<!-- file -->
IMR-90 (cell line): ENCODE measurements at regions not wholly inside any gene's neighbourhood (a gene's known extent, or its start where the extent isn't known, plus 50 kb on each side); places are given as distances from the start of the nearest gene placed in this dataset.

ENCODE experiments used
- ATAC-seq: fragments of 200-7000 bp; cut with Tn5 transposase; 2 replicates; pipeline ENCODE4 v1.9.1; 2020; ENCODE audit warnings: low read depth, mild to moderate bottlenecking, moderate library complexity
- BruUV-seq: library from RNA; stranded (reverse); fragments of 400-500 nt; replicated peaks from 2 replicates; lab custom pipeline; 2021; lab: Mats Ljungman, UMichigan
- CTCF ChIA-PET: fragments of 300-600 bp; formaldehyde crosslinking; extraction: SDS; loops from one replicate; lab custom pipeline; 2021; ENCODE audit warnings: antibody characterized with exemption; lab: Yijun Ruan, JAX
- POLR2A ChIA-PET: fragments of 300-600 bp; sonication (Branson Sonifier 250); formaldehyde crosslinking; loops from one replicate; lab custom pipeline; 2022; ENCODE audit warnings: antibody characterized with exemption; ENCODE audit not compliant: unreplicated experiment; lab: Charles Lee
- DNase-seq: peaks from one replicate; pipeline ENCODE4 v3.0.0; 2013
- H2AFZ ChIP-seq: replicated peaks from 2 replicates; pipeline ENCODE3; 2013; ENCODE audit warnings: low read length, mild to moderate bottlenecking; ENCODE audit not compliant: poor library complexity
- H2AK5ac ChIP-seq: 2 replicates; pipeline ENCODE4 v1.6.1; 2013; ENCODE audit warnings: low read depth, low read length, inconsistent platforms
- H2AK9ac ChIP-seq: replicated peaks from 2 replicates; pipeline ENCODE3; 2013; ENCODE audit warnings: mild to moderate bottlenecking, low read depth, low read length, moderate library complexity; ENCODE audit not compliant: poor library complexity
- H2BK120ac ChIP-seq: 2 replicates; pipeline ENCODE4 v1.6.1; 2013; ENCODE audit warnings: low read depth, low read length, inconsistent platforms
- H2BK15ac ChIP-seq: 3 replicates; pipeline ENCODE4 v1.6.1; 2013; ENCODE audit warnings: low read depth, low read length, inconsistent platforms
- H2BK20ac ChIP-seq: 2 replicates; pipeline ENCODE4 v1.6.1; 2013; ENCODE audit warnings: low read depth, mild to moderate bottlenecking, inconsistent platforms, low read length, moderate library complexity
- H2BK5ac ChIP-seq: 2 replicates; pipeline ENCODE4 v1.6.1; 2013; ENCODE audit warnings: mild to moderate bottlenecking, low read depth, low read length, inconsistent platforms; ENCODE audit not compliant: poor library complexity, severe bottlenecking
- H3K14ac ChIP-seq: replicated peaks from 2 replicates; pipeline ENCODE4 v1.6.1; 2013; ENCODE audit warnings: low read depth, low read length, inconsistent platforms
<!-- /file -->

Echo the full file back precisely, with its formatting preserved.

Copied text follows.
IMR-90 (cell line): ENCODE measurements at regions not wholly inside any gene's neighbourhood (a gene's known extent, or its start where the extent isn't known, plus 50 kb on each side); places are given as distances from the start of the nearest gene placed in this dataset.

ENCODE experiments used
- ATAC-seq: fragments of 200-7000 bp; cut with Tn5 transposase; 2 replicates; pipeline ENCODE4 v1.9.1; 2020; ENCODE audit warnings: low read depth, mild to moderate bottlenecking, moderate library complexity
- BruUV-seq: library from RNA; stranded (reverse); fragments of 400-500 nt; replicated peaks from 2 replicates; lab custom pipeline; 2021; lab: Mats Ljungman, UMichigan
- CTCF ChIA-PET: fragments of 300-600 bp; formaldehyde crosslinking; extraction: SDS; loops from one replicate; lab custom pipeline; 2021; ENCODE audit warnings: antibody characterized with exemption; lab: Yijun Ruan, JAX
- POLR2A ChIA-PET: fragments of 300-600 bp; sonication (Branson Sonifier 250); formaldehyde crosslinking; loops from one replicate; lab custom pipeline; 2022; ENCODE audit warnings: antibody characterized with exemption; ENCODE audit not compliant: unreplicated experiment; lab: Charles Lee
- DNase-seq: peaks from one replicate; pipeline ENCODE4 v3.0.0; 2013
- H2AFZ ChIP-seq: replicated peaks from 2 replicates; pipeline ENCODE3; 2013; ENCODE audit warnings: low read length, mild to moderate bottlenecking; ENCODE audit not compliant: poor library complexity
- H2AK5ac ChIP-seq: 2 replicates; pipeline ENCODE4 v1.6.1; 2013; ENCODE audit warnings: low read depth, low read length, inconsistent platforms
- H2AK9ac ChIP-seq: replicated peaks from 2 replicates; pipeline ENCODE3; 2013; ENCODE audit warnings: mild to moderate bottlenecking, low read depth, low read length, moderate library complexity; ENCODE audit not compliant: poor library complexity
- H2BK120ac ChIP-seq: 2 replicates; pipeline ENCODE4 v1.6.1; 2013; ENCODE audit warnings: low read depth, low read length, inconsistent platforms
- H2BK15ac ChIP-seq: 3 replicates; pipeline ENCODE4 v1.6.1; 2013; ENCODE audit warnings: low read depth, low read length, inconsistent platforms
- H2BK20ac ChIP-seq: 2 replicates; pipeline ENCODE4 v1.6.1; 2013; ENCODE audit warnings: low read depth, mild to moderate bottlenecking, inconsistent platforms, low read length, moderate library complexity
- H2BK5ac ChIP-seq: 2 replicates; pipeline ENCODE4 v1.6.1; 2013; ENCODE audit warnings: mild to moderate bottlenecking, low read depth, low read length, inconsistent platforms; ENCODE audit not compliant: poor library complexity, severe bottlenecking
- H3K14ac ChIP-seq: replicated peaks from 2 replicates; pipeline ENCODE4 v1.6.1; 2013; ENCODE audit warnings: low read depth, low read length, inconsistent platforms